- Antiseptic spray or an anti-biotic cream is also very important as well inside of any sewing kit. Those needle pricks will occur and they heal up fast with medicine on the spot.
- A thimble
|A simple plastic container with a lid may|
be used by students learning to sew.
What should a sewing kit look like? A student's first sewing kit could be a simple basket, preferably with a lid or a small plastic container. Sometimes teachers prefer to purchase plastic containers all at once for a discount. This also guarantees that the kits will be of uniform size and appearance. Teachers may choose to stack kits neatly on a shelf during the school day. Some students are too forgetful to be trusted with bringing a sewing kit to class when it is needed. Boys can also be a bit self-conscious about packing a sewing kit into their backpacks as well. Personally, I prefer to give the task to the student of "scouting out" their own sewing kit. I believe that individuality and personal choice should be rewarded to a child's artistic pursuits whenever possible. Encourage the girl who wishes to purchase a small attractive basket or an unusual box for her first sewing kit. Have examples of many small kits on hand to show your students the possibilities. Make sure that several of these samples are not too feminine in appearance or very expensive to collect.
Here is a linking list to several versions of sewing kits that parents may acquire for their children to use. These kits make wonderful birthday gifts for a young girls. I've also included a few links to historical versions of sewing kits as well.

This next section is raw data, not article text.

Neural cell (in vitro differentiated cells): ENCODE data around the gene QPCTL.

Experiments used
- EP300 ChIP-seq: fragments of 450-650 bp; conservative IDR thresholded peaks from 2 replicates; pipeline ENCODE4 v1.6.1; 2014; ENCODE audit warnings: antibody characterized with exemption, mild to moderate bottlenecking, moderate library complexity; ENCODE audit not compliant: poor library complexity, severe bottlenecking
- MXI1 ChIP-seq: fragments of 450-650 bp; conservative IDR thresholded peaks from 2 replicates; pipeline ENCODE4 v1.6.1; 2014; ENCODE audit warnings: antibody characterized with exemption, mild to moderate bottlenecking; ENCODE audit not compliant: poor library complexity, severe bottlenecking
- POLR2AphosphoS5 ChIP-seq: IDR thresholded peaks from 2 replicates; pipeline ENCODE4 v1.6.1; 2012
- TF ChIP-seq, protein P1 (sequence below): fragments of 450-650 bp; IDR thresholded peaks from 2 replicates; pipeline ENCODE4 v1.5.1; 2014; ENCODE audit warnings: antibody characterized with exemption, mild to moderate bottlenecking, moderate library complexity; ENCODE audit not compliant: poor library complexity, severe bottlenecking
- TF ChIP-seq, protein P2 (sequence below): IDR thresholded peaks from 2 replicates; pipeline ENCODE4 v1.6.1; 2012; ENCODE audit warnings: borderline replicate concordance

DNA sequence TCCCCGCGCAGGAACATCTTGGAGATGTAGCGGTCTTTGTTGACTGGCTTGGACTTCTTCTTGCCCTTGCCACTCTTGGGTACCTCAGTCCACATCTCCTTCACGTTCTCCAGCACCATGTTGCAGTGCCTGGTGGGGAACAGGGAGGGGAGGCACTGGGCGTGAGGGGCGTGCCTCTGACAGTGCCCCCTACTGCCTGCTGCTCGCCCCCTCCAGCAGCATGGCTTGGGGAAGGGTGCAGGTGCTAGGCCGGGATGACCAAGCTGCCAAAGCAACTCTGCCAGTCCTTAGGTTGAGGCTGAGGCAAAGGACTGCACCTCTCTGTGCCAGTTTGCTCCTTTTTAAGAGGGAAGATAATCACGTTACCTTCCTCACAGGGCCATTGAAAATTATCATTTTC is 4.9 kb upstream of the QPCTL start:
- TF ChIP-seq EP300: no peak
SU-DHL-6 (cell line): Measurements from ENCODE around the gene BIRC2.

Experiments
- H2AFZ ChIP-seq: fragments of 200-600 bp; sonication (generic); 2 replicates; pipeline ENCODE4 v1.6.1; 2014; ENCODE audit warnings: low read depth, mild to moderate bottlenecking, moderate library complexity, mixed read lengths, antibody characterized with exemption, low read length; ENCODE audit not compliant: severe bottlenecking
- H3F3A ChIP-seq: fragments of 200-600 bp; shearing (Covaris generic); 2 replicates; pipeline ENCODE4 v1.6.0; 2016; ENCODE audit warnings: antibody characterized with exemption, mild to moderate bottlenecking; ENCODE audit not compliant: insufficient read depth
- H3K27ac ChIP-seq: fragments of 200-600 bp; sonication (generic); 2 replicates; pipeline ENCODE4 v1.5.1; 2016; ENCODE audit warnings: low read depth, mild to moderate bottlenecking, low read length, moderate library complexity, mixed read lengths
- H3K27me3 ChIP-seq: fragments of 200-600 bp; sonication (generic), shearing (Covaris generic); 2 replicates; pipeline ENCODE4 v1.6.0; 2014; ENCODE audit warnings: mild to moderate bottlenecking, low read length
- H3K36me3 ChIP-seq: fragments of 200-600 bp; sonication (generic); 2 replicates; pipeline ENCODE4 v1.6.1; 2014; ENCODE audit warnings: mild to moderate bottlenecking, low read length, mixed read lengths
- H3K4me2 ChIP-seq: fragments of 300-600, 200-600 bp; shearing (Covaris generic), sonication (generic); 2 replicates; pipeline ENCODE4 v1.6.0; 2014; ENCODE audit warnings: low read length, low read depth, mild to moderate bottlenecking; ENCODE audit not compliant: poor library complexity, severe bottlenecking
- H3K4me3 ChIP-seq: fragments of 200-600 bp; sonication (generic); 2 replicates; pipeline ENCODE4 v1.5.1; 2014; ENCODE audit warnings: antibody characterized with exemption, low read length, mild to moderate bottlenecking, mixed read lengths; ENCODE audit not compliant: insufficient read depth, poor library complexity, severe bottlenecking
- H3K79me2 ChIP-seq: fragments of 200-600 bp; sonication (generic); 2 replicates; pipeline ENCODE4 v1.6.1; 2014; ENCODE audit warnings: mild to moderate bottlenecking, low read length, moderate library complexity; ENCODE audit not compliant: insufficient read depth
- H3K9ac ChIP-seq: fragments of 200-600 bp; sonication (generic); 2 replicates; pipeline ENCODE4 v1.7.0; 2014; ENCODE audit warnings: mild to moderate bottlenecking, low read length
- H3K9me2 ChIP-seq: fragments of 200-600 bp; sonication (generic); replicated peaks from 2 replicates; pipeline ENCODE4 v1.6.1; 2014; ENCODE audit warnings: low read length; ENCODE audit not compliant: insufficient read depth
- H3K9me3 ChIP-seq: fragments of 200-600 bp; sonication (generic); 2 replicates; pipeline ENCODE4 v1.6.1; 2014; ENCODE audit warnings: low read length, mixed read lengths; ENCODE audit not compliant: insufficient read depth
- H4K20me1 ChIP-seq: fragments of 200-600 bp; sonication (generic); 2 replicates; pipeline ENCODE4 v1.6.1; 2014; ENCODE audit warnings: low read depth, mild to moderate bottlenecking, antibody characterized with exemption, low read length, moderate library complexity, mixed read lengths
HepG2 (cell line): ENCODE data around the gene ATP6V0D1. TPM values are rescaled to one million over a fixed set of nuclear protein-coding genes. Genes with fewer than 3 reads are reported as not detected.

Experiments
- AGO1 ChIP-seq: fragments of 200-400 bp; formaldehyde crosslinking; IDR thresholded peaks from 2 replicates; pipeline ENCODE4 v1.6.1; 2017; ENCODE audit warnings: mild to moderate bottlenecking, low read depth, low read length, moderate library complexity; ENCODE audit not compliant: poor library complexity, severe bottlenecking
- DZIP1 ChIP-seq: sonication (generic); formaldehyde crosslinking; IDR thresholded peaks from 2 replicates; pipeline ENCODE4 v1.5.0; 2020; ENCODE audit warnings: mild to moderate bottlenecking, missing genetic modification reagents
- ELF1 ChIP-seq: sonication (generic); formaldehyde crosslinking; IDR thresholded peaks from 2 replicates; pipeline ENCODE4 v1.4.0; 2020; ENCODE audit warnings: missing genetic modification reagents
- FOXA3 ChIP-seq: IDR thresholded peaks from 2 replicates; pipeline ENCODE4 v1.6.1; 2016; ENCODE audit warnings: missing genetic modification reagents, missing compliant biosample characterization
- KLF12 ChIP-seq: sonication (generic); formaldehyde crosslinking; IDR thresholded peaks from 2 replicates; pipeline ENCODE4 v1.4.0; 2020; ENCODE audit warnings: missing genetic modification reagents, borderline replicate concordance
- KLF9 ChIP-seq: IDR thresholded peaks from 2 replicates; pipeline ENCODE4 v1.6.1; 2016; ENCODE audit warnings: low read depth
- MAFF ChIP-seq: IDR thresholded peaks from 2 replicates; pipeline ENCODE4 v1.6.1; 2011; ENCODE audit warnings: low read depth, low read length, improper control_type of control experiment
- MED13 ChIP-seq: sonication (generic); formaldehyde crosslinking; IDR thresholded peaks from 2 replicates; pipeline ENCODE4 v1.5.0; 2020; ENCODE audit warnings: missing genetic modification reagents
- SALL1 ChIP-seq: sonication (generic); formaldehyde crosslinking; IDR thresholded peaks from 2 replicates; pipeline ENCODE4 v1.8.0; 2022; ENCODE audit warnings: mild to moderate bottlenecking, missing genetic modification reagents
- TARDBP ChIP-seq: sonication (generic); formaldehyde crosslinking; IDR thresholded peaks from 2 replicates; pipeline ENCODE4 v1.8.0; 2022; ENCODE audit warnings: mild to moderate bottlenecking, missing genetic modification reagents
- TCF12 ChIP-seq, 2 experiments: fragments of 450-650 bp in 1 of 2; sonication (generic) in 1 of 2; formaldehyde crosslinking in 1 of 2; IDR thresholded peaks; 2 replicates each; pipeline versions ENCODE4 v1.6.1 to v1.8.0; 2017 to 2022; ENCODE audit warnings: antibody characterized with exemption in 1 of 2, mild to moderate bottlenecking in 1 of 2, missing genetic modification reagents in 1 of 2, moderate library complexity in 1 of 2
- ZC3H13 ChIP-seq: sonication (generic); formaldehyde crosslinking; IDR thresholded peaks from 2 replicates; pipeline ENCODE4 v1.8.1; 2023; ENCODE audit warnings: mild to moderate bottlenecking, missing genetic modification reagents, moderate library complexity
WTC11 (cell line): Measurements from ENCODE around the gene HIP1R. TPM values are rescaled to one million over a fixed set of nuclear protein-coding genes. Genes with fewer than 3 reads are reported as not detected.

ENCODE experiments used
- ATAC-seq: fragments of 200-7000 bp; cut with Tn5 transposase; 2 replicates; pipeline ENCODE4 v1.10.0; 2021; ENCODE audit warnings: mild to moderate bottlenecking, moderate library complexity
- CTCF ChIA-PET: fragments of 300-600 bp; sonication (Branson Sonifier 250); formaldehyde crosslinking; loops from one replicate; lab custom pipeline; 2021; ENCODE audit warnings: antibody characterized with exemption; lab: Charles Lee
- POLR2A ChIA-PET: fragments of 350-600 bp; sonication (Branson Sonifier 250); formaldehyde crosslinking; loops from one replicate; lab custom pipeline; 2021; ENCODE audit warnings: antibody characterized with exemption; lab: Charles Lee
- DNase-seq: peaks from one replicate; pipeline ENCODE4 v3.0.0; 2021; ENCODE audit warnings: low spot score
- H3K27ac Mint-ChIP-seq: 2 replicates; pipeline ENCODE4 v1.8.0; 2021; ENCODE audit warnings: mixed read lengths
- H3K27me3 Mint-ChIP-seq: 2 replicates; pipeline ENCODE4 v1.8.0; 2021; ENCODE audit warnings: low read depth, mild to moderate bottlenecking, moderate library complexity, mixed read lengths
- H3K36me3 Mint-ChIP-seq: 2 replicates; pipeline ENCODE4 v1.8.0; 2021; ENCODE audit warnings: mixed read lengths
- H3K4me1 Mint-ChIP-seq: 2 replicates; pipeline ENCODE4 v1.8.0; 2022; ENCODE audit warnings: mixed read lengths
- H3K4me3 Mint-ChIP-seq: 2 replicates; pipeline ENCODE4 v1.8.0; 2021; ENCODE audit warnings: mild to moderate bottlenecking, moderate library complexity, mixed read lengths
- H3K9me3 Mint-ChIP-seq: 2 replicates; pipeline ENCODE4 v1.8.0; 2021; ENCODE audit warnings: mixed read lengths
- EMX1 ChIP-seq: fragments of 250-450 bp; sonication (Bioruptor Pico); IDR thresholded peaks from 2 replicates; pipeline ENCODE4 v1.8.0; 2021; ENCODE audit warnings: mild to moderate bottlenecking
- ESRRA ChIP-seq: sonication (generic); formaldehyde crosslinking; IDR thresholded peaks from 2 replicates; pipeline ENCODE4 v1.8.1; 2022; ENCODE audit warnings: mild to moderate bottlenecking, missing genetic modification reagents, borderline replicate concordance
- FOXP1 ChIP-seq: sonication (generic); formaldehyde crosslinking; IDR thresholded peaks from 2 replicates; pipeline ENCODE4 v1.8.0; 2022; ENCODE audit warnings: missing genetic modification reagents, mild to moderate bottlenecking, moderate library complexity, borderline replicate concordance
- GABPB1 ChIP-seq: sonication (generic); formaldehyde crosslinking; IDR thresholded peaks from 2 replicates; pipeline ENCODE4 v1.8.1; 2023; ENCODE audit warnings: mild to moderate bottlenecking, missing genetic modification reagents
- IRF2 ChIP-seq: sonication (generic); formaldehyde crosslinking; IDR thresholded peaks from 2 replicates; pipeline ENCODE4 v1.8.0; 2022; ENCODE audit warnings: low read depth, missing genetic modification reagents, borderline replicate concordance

- A Child's Sewing Box
- Antique child's sewing box with tiny celluloid doll
- Antique child's sewing basket - silk drawstring top
- Turn a ordinary basket into a sewing basket for your child
- A sampling of store bought sewing boxes
- A template for a cardboard sewing box creation
- Cover a ordinary box with fabrics to create a new and interesting sewing box
- Embroidered waist pockets and purses by Sherri Jones
- A good workwoman praises her tools
- A Smartek Foldaway for the serious sewer
- Beautiful new Cath Kidson Sewing Box
- An extraordinary marquetry sewing box
- English Papier Mache Sewing Box
- A sewing box covered with felted wool applique
If you are a parent homeschooling your children and wish to teach sewing skills, you may consider gifting a child with a kit designed for sewing fishing lures. A bait and tackle box is an excellent alternative for a child who prefers this form of entertainment. Sewing skills need not be about clothing. This would also be an excellent winterum course for middle school students after Christmas break in a private school. These brief courses are usually taught for fun and faculty members are always on the look out for new ideas. Girls frequently gravitate to small needlework or quilting classes. However, for those students less inclined to sewing garments or fancy work, bait and tackle boxes have fun possibilities. These make great gifts for a dad if sons or daughters don't fish. If you intend to teach this type of course make sure that you acquire a good quantity of feathers and specialty products along with a basic manual before starting. There are actually films available that give instructions for crafting lures as well. Make sure that you have some "fish stories" and other fun activities to mix in with the threading or your student(s) may take a nap, well, it is fishing.